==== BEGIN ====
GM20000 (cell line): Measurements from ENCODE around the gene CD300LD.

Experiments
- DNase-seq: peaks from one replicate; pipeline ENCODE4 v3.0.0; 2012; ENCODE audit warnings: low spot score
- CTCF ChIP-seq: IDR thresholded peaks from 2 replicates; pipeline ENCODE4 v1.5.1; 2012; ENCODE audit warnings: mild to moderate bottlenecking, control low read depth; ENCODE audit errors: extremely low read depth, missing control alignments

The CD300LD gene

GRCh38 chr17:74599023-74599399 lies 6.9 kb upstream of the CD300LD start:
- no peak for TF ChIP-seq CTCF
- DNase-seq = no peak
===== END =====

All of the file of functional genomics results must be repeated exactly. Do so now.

GM20000 (cell line): Measurements from ENCODE around the gene CD300LD.

Experiments
- DNase-seq: peaks from one replicate; pipeline ENCODE4 v3.0.0; 2012; ENCODE audit warnings: low spot score
- CTCF ChIP-seq: IDR thresholded peaks from 2 replicates; pipeline ENCODE4 v1.5.1; 2012; ENCODE audit warnings: mild to moderate bottlenecking, control low read depth; ENCODE audit errors: extremely low read depth, missing control alignments

The CD300LD gene

GRCh38 chr17:74599023-74599399 lies 6.9 kb upstream of the CD300LD start:
- no peak for TF ChIP-seq CTCF
- DNase-seq = no peak